FARMER BROWN GOES ROUND AND ROUND

A wild and silly tale is told in rhyme. Farmer Brown enjoys a calm before a storm, listening to the happy sounds of his animals: “Pigs that oinked,/Cows that moo’d,/Sheep that baa’d,/ Doves that coo’d.” A twister hits the farm, scooping up the animals and setting them down gently; while they are not injured, all the languages get mixed up. Farmer Brown can only utter rooster cries, and the rooster, in English, is calling the shots. Cows oink, and clucking sheep are assumed to be laying eggs. It takes another twister to set things right, although the farmer occasionally still crows. The clever and expertly written story will tickle the funny bones of the nursery-school set, although the clutter of the comic illustrations—with dialogue balloons, lines indicating movement, and frenetic action—makes this better for lap-sharing than story hours. (Picture book. 3-6)

Pub Date: March 1, 1999

ISBN: 0-7894-2512-2

Page Count: 32

Publisher: DK Publishing

Review Posted Online: May 20, 2010

Kirkus Reviews Issue: Feb. 15, 1999

Did you like this book?

No Comments Yet

WHERE IS THAT CAT?

PLB 0-7868-2399-2 Miss Perkins goes out in the snow to get her mail and brings back a stray cat. Naming it Fitz, because that is the sound it made when it sneezed, Miss Perkins tries not to get too attached to the stray, and runs an ad that reads: “Wanted: Good home for fluffy cat named Fitz.” Fitz, however, does not want to be adopted by anyone other than Miss Perkins, so he mysteriously disappears whenever someone answers the ad. Fitz finds his way into Miss Perkins’s heart by jumping up on her lap and licking the tip of her nose, sleeping at the foot of her bed to keep her feet warm, and finally chasing a mouse out of her home. With that final act, Miss Perkins finds Fitz to be a perfectly remarkable cat. Bright and finely detailed illustrations show clearly why the cat would not leave; the elderly woman’s home is as snug as they come in the detailed illustrations. Children will love this simple story of a love match forged by destiny, and aided by the occasional well-timed disappearance. (Picture book. 3-6)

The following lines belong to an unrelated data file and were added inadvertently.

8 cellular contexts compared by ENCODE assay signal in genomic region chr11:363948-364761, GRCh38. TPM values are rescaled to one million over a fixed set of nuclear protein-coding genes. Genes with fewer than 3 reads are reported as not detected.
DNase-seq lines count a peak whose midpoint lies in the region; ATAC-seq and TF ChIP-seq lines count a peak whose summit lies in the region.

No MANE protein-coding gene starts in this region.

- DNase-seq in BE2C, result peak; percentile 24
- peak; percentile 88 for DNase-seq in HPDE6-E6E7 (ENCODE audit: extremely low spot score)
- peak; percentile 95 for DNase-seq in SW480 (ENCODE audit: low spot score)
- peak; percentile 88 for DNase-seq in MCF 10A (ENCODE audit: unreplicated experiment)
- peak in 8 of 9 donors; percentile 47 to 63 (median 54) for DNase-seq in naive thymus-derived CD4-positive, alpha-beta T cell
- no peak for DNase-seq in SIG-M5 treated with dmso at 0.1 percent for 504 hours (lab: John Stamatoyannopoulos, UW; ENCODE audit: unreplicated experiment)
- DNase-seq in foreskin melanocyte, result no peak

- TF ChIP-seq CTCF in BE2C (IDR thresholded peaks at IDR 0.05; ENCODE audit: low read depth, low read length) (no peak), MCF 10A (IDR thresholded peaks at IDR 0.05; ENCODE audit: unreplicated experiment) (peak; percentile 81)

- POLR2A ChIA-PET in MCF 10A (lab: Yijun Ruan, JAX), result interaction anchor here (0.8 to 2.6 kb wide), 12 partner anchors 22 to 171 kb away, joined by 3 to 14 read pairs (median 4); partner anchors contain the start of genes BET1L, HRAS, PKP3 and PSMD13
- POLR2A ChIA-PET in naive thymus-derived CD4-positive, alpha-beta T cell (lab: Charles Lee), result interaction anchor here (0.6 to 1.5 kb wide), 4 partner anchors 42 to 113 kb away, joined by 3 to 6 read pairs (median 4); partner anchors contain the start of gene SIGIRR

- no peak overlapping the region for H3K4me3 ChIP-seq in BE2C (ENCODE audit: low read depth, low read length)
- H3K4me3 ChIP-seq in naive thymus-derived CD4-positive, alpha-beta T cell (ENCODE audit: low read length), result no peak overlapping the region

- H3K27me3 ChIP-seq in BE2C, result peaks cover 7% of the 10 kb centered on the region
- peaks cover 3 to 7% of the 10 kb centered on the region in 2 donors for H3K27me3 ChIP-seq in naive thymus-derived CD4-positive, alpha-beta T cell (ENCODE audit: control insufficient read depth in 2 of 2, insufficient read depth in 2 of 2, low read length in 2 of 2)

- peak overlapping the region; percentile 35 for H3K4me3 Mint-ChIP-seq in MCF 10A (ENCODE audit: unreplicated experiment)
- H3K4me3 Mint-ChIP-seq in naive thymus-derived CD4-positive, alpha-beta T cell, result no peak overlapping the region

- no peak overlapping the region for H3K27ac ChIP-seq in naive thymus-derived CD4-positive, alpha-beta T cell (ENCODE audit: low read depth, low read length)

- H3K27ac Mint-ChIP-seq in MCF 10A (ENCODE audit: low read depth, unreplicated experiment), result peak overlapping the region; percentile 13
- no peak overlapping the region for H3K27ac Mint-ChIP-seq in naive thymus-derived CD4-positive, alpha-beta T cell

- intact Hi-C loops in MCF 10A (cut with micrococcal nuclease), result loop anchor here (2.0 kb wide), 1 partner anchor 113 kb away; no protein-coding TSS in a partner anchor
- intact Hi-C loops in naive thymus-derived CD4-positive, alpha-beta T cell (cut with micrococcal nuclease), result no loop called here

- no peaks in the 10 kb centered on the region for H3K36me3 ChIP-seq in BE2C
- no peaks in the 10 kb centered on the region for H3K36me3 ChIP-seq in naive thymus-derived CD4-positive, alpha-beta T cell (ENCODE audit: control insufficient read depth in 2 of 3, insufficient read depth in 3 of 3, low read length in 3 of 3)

Pub Date: Aug. 1, 1999

ISBN: 0-7868-0457-2

Page Count: 32

Publisher: Hyperion

Review Posted Online: May 20, 2010

Kirkus Reviews Issue: July 1, 1999

Did you like this book?

No Comments Yet

PAULINE

Pauline (32 pp.; $16.00; Oct. 5; 0-374-35758-7) The illustrator of Kate Banks’s many books (The Bird, the Monkey, and the Snake in the Jungle, p. 62, etc,) goes solo for a tale that proves children’s suspicion that bigger isn’t always better. Pauline, a fuzzy-eared weasel, is an unlikely heroine, but her courage and dramatic talents combine to save her best friend Rabusius the elephant, trapped by hunters. The thick bold lines and lush colors of the illustrations infuse the story with an excitement and immediacy that will appeal to preschoolers. The spreads are presented from a weasel’s-eye-view are particularly captivating and reinforce Pauline’s small stature and mighty impact. (Picture book. 3-6.)

Pub Date: Oct. 5, 1999

ISBN: 0-374-35758-7

Page Count: 32

Publisher: Farrar, Straus and Giroux

Review Posted Online: May 20, 2010

Kirkus Reviews Issue: Sept. 15, 1999

Did you like this book?

No Comments Yet
more